WHAT IS MRKH?

‘Only when we are no longer afraid, do we begin to live’

MRKH (Mayer-Rokitansky-Küster-Hauser) Syndrome is a congenital condition (present at birth) that affects around 1 in 5000 women.

Whilst everyone is different, we have provided a summary of how MRKH usually affects the body and how it is typically diagnosed.

Please note, the information on this page is for background information, not a replacement for qualified advice about your individual case.

Visit our Further Support page for more details.

MRKH is a disorder of reproductive development leading to the absence of the uterus, cervix, and the shortening of the vagina.

The presence of ovaries produce female hormones that lead to breasts and pubic hair developing. However, the absence of the uterus means that periods don’t start, which is usually the first sign investigated by a local doctor or physician. Most will then usually be referred to see a specialist in gynaecology, where they are likely to undergo a pelvic ultrasound or MRI scan, to confirm the diagnosis.

There are two types of MRKH: Type 1 is the most common as identified by the characteristics above. Of those with Type 2 MRKH, 40% will have differences in the development of their kidneys (e.g. 15% have one kidney), 10% may have bone changes and another 10% may experience hearing difficulties.

Mental Health and Wellbeing

Often a diagnosis of MRKH can affect a woman’s emotional wellbeing. Whilst this diagnosis can affect people in different ways and at different times, women typically report feelings of loss, grief and anger. MRKH can sometimes be experienced as a trauma and can impact on a woman’s personal and sexual identity.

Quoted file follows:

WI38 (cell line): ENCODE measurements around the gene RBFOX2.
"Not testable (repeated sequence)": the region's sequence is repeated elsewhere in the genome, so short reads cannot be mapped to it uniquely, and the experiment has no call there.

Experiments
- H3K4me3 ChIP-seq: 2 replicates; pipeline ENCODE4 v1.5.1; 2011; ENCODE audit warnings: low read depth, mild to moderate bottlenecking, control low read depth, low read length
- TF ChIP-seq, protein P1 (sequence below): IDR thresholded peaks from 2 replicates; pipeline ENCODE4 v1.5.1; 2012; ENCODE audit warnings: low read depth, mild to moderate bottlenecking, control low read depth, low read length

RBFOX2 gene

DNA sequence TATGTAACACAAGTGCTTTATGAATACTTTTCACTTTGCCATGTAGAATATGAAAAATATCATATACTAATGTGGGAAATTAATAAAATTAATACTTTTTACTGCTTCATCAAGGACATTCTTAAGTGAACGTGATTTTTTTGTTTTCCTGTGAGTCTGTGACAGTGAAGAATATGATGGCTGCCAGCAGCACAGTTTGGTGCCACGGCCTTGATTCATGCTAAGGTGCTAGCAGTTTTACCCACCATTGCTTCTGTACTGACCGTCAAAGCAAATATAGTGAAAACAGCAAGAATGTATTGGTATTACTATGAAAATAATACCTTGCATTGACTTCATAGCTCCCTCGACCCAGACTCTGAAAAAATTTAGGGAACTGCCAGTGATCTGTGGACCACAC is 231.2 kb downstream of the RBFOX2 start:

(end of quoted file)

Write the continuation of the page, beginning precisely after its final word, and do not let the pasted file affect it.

Knowing when and how to ask for help is important. It is OK to not be OK. Whether you choose to speak to friends, family, the MRKH community or a professional, or all of the above, is up to you but know that you are not alone and there is support available.

Making your own choices

Whether you choose to follow a path to lengthen your vagina or not is entirely up to you and there is absolutely no requirement to proceed with any treatment at all. This is completely your choice.

There are two main methods of treatment you can discuss with your doctor to find out more information about your case and discuss the options available:

  • Dilation is the most common and least invasive route, and is successful in at least 95% of cases.
  • Some clinicians offer surgery to create a vaginal passage which can often usually mean there is some form of dilation afterwards to keep the vagina open.

Some women use their partners to assist them in the creation of a vagina naturally through intercourse, but it is best to visit a specialist to check the safety of this route.

In all cases, the options available will likely vary depending on where you live. Most importantly, when and if to proceed with treatment is completely up to you, we are all different after all.

What does the future hold?

Being diagnosed, often as a teenager, with MRKH can make you think about what the future looks like much sooner than you expect. It can be terrifying to be confronted with this reality and not really understand what it means, what might happen and how it will affect you. We have compiled some resources to provide some more information on the options available whether you decide to have children or not.

The future is what we make it. Happiness comes in so many forms. Family comes in many forms. Not everyone sees children in their future, or indeed gets to that stage in their journey and there is nothing wrong with that.

Having MRKH can raise a lot of questions related to if you can still have children at all. The answer is yes you can.

In some cases, women with MRKH can still have their own biological child through In-Vitro Fertilisation (IVF), where your eggs can be removed and fertilised by your partner’s sperm and then placed in a surrogate’s uterus. This is known as IVF Surrogacy.

Other alternatives available are adoption and fostering. There are many agencies in the UK and globally that assist intended parents with and provide detailed information to start you on your journey.

There is also a lot of international research efforts into womb transplants. However, these are not a standard procedure offered nationwide / worldwide and trials are still ongoing.

We provide some useful links in Further Support where you can find out more about anything mentioned above and we will continue to add more information as it becomes available to cater to all, whatever age and stage of your journey.